The YB-60 program started in August 1950 after the Consolidated Vultee Aircraft Corporation (Convair) offered to re-design the B-36G into a turboprop bomber.
Existing B-36s were swept-wing, all-jet aircrafts. Earlier, a letter issued by the Air Force supplemented the basic B-36 contract and authorized Convair to convert two B-36Fs into prototype B-36Gs, entirely outfitted with turbojets but capable of accommodating turboprop engines.
The proposed B-36G however had very little in common with the B-36F, forcing the Air Force to determined that the B-60 level would be assigned to the aircraft, because of the striking change in physical appearance and upgrading in performance over that of the conventional B-36 aircraft.
In August 1951, confusion about the configuration of the B-60 prototypes obliged the manufacturer to recommend that at first only two stripped aircrafts will be developed. Accepting responsibility for the error, the manufacturer also proposed that the second YB-60 later be completed as a full tactical model. This meant that separate specifications would have to be developed for each prototype aircraft. The Air Force agreed to this proposal.
The B-60 prototype differed significantly from the B-36 by featuring swept-back wings and swept-back tail surfaces, a new needle-nose radome, a new type of support power system, and 8 Pratt & Whitney J57-P-3 jet engines, fit in pairs inside pods suspended below and forward of the leading edge of the wings. Another special feature of the YB-60 was that its extended tail, which enabled the aircraft to remain in a level position for a considerable period of time during takeoff, with a gross weight of 280,000 pounds, after only 4,000 feet of ground roll.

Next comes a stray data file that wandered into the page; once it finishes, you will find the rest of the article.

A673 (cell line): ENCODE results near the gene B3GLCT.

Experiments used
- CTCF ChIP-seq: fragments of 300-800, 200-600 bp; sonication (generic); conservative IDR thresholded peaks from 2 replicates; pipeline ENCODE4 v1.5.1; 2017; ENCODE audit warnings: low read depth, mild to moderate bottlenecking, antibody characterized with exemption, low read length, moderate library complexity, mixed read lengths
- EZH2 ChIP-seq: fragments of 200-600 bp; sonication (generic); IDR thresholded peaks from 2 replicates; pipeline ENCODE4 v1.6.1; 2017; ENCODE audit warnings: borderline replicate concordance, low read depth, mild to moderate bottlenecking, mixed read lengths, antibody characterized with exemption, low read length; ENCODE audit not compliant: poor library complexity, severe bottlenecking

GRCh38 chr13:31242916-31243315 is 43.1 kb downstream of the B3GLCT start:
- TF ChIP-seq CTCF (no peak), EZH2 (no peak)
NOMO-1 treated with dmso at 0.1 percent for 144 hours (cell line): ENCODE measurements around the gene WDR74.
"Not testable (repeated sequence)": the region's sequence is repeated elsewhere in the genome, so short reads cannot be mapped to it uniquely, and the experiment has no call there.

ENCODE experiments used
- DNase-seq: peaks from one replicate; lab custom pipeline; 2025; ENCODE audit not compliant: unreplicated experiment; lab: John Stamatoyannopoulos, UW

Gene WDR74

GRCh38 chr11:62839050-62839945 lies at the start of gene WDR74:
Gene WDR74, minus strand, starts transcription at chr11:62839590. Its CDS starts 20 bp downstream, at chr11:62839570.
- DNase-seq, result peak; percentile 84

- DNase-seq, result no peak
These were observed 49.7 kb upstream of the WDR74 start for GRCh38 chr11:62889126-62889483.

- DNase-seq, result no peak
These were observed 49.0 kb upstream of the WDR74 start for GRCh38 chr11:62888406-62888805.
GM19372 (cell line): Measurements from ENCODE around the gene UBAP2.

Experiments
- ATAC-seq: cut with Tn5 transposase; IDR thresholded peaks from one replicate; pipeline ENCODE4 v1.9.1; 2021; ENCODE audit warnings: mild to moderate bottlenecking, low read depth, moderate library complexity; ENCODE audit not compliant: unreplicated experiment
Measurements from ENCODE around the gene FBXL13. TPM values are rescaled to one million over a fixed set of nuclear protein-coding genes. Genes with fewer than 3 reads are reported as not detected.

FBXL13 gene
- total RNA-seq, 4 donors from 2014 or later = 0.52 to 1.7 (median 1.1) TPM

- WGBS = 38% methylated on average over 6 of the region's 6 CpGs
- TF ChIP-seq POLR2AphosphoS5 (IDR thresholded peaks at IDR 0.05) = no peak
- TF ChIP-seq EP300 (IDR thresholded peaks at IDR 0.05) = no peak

Convair was able to use the J57-P-3 Boeing designed nacelles and engine pods, which seemed to be a distinct advantage over other aircrafts of the time. This was particularly true, since the J57 engine was itself the product of an intensive effort to develop a high-thrust turbojet with low fuel consumption. In 1952, production of the aircraft started but the engines were in short supply. The prototype’s eighth J57-P-3 engine finally arrived at the Convair’s Fort Worth plant in April 1952.
On 18 April 1952, B-60 first flew from the Convair’s Fort Worth plant. The 66 minute flight was hampered by bad weather, but two subsequent flights proved successful. The B-60 displayed excellent handling characteristics. Convair test-flew the first YB-60 for 66 hours, accumulated in 20 flights; the Air Force, some 15 hours, in 4 flights. This encouraging start however, did not prevail in the long run. Flight testing of the aircraft ended on 20 January in the following year as the second YB-60, although 93 percent complete, was not flown at all. This was due to worrisome test results and a number of deficiencies including engine surge, control system buffet, rudder flutter, and problems with the electrical engine-control system.
The US Air Force canceled the B-60 program as it could not compete with similar aircrafts of the same time. The project’s sole purpose was to be a B-36 successor. The YB-52 demonstrated better performance and greater improvement potential than the YB-60. The YB-52′s first flight on 15 April 1952; 3 days ahead of the YB-60′s; was an impressive success and generated great enthusiasm. The Convair prototype’s stability was unsatisfactory because of the high aerodynamic forces acting upon the control surfaces and the low aileron effectiveness of the plane.
The B-60 program was canceled in 1952, and testing of the stripped prototype ended in January 1953. Convair even though tried to convince the Air Force, that the YB-60s should be used as experimental test-beds for turbo propeller engines. Budget constrains and the YB-60′s several unsafe characteristics forced the Air Force to turn down Convair’s tempting proposal.
The cost of the two B-60 prototypes was set at $14,366,022. This figure, included Convair’s fee, the contract termination cost, and the amount spent on the necessary minimum of spare parts.
The Air Force destroyed the two YB-60s in June 1954.
B-60 Specifications Technical Specifications
|Propulsion||eight 9,000lb J57-P-3|
|Combat Radius||2,910 miles|
|Max Speed||451 knots|
Keywords:b-60, boing b-60
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